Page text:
The tension that filmmaker Randy Yang captures in this 15 minute short is enough to give you a physical reaction. VIDEO, through powerful confrontation, gives us perspective from both sides of the ongoing struggle in the United States over race relations. When a woman’s racist remarks toward a homeless black man are captured on video by two teenage black girls, all three women are confronted with their own racial biases about each other and themselves. Yang is anything but shy as he approaches the sensitive subject matter and the performances from his actresses feel almost too relatable for comfort—which is exactly why it is so vital.
Yang wrote the film just as he was starting law school and as the Black Lives Matter Movement was gaining traction on social media; “The film was inspired by the same elements that prompted the national conversations and protests around race relations, mainly racial discrimination, subconscious biases, and the power of social media to bring light to those issues.”
Perhaps the most striking thing about this particular film is it evenhandedness—how well it portrays both those who suffer from prejudice and those who are prejudiced, and how modern call-out culture has been able to unexpectedly alter the usual balance of power in certain situations. It’s easy to be wrapped up in this sing-take-drama that unfolds over a jeopardizing cell phone video, but it is the film’s moral and ethical questioning that is the real draw. Ultimately no one comes out a winner, and it’s this aspect of the story that makes it so unique. Too often are people villainized from either side, but in VIDEO, you become sympathetic to everyone involved, which is hard to come to terms with. More laudably, Yang arrives at this empathy clear-eyed, not excusing the poor, hurtful behavior which precipitates.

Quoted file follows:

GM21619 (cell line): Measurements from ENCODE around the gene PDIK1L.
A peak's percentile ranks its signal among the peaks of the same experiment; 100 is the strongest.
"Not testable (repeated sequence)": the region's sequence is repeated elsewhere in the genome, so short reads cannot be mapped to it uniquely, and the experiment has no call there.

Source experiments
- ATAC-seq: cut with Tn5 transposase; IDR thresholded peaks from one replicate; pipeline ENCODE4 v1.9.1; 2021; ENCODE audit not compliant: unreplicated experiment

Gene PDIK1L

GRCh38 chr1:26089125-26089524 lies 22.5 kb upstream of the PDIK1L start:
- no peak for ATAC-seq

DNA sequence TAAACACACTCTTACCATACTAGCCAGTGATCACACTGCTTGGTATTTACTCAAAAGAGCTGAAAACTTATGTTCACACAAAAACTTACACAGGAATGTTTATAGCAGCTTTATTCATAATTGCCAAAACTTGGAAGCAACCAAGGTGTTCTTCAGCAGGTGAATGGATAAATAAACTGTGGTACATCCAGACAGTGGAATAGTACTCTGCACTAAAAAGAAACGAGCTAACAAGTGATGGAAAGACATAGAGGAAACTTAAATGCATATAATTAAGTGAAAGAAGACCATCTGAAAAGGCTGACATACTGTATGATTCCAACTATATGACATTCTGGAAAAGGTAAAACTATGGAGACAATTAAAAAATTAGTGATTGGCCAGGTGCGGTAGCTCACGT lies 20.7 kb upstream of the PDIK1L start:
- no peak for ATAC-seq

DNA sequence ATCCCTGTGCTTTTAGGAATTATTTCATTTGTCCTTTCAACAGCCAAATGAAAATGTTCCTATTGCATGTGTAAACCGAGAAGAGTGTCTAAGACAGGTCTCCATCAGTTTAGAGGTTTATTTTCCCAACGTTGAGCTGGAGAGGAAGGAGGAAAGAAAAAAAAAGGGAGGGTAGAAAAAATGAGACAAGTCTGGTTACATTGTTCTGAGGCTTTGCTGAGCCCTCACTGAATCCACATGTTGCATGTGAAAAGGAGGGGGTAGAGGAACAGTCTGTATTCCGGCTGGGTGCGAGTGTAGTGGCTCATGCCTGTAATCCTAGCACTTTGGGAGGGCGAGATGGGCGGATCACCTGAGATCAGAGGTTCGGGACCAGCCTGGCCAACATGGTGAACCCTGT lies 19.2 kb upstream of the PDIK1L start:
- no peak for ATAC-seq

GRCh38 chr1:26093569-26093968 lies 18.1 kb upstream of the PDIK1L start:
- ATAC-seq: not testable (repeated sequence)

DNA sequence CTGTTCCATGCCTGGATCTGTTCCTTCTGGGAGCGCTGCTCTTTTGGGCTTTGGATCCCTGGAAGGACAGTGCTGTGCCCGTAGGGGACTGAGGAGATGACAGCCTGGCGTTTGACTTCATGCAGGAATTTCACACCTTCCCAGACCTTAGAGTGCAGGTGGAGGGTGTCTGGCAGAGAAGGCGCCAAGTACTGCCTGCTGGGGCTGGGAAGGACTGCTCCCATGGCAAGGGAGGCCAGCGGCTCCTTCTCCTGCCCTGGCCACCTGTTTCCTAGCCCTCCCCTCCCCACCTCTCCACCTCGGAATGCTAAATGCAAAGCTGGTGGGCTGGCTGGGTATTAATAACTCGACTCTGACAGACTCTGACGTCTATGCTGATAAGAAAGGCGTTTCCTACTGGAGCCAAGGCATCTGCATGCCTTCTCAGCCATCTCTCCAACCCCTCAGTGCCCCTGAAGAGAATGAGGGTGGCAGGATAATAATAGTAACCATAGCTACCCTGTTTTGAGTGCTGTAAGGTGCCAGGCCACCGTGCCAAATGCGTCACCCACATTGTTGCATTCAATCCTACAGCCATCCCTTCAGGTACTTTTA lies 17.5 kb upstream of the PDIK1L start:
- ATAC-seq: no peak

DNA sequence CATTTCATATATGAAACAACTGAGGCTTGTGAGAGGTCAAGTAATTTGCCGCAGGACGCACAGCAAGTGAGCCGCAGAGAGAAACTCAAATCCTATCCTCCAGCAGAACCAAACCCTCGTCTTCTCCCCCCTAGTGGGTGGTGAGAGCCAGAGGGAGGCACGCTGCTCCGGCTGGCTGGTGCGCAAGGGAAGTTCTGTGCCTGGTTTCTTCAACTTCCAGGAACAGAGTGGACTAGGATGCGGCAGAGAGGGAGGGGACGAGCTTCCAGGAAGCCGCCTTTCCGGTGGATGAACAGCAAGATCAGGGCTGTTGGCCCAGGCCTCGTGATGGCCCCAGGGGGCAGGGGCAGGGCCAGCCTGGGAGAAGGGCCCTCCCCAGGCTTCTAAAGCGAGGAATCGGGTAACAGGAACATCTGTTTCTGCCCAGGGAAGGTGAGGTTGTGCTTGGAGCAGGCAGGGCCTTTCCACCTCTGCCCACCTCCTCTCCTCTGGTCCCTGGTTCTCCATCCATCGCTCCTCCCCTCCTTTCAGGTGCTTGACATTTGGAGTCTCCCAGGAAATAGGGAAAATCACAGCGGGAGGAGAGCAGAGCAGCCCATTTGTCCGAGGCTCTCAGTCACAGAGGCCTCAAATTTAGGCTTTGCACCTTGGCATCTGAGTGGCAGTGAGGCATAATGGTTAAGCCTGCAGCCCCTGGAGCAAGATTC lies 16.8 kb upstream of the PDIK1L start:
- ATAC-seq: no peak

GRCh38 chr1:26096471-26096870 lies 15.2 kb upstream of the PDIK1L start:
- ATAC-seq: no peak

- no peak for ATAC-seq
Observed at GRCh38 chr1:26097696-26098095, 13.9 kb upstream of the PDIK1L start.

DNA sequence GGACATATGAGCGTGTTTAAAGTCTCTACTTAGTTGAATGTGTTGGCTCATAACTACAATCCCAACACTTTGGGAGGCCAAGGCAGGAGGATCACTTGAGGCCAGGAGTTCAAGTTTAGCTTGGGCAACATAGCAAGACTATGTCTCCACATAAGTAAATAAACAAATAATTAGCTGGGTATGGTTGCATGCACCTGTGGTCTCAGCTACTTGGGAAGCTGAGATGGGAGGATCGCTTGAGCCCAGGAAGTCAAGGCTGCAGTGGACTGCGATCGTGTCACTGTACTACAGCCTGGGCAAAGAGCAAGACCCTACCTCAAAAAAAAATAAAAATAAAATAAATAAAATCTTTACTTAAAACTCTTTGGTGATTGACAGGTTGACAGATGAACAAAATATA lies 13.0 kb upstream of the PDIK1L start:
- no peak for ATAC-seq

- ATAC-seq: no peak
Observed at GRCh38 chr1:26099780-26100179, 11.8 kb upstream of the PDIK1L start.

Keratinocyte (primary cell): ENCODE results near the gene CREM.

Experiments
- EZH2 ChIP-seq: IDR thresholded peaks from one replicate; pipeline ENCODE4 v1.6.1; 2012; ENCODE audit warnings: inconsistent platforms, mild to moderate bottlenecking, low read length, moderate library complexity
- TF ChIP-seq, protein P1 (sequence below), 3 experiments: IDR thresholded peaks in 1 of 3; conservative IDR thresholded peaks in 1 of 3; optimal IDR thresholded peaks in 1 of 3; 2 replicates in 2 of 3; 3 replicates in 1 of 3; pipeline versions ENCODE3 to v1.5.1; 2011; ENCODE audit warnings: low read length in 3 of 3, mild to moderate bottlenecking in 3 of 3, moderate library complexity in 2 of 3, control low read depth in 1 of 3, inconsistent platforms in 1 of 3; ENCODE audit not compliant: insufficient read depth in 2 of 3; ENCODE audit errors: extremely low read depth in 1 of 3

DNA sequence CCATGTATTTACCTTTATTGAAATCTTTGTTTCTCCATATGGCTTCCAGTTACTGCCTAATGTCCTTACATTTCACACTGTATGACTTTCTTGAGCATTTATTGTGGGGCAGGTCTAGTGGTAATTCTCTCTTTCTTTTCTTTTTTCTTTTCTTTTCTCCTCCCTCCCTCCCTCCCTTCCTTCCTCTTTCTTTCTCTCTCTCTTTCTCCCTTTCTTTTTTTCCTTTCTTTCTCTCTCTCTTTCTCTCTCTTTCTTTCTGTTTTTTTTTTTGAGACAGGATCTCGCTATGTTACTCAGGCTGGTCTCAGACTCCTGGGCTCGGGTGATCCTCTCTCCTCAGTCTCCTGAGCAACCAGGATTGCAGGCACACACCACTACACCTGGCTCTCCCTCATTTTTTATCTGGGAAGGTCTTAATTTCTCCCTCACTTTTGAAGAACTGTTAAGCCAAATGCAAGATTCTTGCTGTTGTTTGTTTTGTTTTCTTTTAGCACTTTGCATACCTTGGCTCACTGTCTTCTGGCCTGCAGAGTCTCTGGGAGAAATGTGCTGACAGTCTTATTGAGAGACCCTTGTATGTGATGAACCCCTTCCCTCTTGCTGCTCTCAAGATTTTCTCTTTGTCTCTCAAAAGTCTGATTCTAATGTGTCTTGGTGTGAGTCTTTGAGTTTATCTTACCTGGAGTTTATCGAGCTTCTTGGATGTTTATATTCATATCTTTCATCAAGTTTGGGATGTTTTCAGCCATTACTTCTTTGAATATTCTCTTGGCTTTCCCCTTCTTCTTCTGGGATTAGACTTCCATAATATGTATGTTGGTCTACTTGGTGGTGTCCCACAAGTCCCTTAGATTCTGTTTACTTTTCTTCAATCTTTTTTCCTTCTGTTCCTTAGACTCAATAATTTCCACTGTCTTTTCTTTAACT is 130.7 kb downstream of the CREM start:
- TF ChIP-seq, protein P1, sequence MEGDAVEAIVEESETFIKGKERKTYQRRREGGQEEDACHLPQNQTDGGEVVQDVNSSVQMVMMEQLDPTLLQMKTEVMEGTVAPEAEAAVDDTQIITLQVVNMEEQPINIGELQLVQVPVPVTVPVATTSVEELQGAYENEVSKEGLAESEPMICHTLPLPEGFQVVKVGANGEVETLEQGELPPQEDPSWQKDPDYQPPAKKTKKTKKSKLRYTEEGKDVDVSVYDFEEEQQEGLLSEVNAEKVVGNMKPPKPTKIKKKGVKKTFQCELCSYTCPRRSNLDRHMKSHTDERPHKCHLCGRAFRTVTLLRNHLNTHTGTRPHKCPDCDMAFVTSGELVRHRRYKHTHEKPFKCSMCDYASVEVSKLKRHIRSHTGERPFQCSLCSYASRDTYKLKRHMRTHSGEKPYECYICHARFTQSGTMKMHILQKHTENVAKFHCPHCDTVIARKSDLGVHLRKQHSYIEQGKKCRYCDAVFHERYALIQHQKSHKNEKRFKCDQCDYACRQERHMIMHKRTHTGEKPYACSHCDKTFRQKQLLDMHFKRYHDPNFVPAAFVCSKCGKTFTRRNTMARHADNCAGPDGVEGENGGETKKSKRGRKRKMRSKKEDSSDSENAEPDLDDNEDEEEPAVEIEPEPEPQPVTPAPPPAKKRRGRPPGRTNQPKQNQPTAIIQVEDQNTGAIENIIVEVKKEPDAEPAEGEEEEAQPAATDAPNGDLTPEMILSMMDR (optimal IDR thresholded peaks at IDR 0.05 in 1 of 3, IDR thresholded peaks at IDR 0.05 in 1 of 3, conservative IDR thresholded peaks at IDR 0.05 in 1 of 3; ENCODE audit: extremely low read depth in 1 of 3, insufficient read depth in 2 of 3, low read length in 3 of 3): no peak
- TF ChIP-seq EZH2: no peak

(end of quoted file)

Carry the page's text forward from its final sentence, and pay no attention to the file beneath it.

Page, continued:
Yang elaborates; “VIDEO deals specifically with racial bias, and argues that the first step towards tackling our biases—and all its attendant prejudices and discrimination—is to accept the fact that we “see” race. Or to put it in its inverse: we can’t “un-see” race.” All three women in VIDEO come to terms with the roles they play in understanding their racial identity in society, and it’s powerful to witness. VIDEO challenges you to identify with this struggle on a deep personal level as an audience member. One thing is for certain, we’ve all seen racial injustice and likely played a part in it on some level—rectifying this deep rooted issue is necessary and requires a conscientiousness that works like VIDEO help foster.
Having screened at Slamdance, Flickerfest and DC Shorts, VIDEO is a reminder that filmmaking can be a powerful tool for social justice and for provoking interesting conversations. While we’re eager to see a followup, Yang isn’t currently working on any films because he’s in his second year of law school! What a rock star.